OCT. 26-30JULY 22-26
INFLATION33%27%
ABORTION 24%14%
ELECTION INTEGRITY/VOTING RIGHTS11%11%
CRIME6%4%

The final pre-election poll from Daily Kos/Civiqs showed that abortion remained the top motivating issue for Democratic voters across the country, with 52% of Democrats saying it would be the most important issue driving their vote.

VOTERS TOP FOUR ISSUES (DAILY KOS/CIVIQS POLL)

TOTALDEMOCRATREPUBLICANINDEPENDENT
ECONOMY/JOBS/INFLATION58%38%83%60%
FAIR ELECTIONS/DEMOCRACY34%43%26%31%
IMMIGRATION32%19%60%30%
ABORTION31%52%14%24%

All of these data points back up early October findings from the Kaiser health tracking poll indicating that fully 50 percent of voters now say the Supreme Court’s decision overturning Roe has made them more motivated to vote—up from 43 percent who said the same in July and a 13-point bump since news of the opinion first leaked in May.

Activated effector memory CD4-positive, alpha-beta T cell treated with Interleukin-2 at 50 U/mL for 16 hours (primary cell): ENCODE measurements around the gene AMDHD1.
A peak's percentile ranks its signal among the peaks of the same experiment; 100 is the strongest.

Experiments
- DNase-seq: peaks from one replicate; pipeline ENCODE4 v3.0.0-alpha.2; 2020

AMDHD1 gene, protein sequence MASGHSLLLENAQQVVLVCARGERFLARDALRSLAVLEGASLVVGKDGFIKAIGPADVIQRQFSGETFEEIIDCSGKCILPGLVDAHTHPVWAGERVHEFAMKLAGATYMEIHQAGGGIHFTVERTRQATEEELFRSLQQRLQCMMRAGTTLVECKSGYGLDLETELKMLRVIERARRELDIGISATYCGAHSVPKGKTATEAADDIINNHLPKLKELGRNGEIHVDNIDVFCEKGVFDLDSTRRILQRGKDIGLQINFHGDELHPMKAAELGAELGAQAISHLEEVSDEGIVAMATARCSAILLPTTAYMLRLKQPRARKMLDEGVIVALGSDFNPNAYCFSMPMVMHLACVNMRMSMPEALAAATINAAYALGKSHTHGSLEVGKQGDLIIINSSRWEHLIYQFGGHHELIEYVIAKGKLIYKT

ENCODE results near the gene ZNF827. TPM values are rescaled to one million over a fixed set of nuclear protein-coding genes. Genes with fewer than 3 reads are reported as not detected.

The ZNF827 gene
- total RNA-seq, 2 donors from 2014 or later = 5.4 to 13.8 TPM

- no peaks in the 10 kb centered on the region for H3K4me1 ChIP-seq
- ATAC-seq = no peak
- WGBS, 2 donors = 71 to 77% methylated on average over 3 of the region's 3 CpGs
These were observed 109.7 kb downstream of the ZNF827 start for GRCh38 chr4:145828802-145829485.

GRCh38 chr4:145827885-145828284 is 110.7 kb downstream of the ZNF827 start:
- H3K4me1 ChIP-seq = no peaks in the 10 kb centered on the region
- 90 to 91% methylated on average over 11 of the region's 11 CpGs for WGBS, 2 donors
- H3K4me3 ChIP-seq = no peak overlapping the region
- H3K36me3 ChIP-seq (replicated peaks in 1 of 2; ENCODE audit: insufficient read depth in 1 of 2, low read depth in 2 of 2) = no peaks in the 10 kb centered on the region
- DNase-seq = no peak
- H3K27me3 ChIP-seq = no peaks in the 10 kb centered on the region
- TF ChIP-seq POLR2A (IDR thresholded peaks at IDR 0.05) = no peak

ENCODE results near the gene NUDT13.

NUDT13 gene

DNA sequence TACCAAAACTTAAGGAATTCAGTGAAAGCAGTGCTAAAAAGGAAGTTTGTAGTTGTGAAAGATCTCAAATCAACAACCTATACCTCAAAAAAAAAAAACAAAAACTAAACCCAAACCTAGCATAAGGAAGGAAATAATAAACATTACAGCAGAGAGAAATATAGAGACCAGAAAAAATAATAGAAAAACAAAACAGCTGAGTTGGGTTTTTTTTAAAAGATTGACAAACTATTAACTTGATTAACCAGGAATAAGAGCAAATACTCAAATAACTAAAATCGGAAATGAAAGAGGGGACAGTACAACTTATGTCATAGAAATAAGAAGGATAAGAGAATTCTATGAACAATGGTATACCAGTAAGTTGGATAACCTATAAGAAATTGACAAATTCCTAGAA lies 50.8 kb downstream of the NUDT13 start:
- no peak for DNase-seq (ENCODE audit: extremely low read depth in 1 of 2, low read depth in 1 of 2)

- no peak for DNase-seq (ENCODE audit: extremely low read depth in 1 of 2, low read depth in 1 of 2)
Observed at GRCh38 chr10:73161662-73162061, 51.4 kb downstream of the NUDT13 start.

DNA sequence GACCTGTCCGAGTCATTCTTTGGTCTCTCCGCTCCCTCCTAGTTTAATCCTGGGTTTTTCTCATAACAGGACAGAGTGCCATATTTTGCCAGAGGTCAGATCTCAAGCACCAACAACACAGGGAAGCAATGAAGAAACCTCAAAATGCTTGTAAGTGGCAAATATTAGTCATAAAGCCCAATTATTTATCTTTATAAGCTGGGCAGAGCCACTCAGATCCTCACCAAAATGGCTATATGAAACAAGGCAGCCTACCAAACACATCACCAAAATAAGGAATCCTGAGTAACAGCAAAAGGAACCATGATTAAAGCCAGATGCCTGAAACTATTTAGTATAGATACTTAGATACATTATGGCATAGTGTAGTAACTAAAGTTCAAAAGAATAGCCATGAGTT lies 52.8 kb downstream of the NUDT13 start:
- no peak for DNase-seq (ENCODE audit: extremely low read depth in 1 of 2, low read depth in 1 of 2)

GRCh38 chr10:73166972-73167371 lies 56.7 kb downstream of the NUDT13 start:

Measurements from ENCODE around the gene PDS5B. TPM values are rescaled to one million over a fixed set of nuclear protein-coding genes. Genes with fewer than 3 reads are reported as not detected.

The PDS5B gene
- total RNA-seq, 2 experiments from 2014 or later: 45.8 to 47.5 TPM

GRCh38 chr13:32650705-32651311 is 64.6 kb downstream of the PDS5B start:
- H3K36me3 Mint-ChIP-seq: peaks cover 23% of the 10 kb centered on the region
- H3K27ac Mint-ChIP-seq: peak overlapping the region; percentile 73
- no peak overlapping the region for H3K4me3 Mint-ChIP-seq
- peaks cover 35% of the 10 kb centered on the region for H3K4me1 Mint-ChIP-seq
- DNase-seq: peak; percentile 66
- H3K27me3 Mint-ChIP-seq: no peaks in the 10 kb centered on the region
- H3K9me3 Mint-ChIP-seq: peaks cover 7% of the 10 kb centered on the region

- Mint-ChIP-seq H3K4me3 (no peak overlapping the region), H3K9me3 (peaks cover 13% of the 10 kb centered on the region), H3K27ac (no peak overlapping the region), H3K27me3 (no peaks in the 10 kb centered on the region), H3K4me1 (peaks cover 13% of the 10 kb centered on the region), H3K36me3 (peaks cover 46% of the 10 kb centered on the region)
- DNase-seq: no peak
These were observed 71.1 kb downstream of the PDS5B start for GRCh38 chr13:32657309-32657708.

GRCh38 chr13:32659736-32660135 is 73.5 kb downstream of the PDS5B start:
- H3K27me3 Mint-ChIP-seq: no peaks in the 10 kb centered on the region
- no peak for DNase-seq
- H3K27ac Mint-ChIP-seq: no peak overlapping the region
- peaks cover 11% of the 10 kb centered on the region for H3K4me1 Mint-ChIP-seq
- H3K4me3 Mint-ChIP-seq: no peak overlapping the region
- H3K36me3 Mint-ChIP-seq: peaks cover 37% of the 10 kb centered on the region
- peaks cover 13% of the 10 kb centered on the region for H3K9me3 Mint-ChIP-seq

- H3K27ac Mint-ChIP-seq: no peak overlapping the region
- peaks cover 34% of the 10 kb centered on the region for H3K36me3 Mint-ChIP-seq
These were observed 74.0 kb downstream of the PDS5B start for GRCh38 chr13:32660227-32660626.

Plenty of recent polling has indicated that reports of the abortion issue’s demise have been greatly exaggerated. Perhaps the pundits claiming abortion has faded just aren’t that good at reading the polls.

Reprinted with permission from Daily Kos.

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Lt. Gov. John Fetterman

As former Trump aide Kellyanne Conway once suggested, if you don't like the facts, just create alternative facts.

That's exactly what Republicans and their pollsters are doing in several of this cycle's most hotly contested races.

Take Georgia, for instance—until about October 21 or 22, Democratic incumbent Sen. Raphael Warnock had been holding a pretty steady three to four-point lead during October over his GOP rival Herschel Walker in FiveThirtyEight's aggregate. Then the gap suddenly narrowed to about one point in the final week of October, Warnock 46.7 percent - Walker 45.4 percent.

FiveThirtyEight.com/screenshot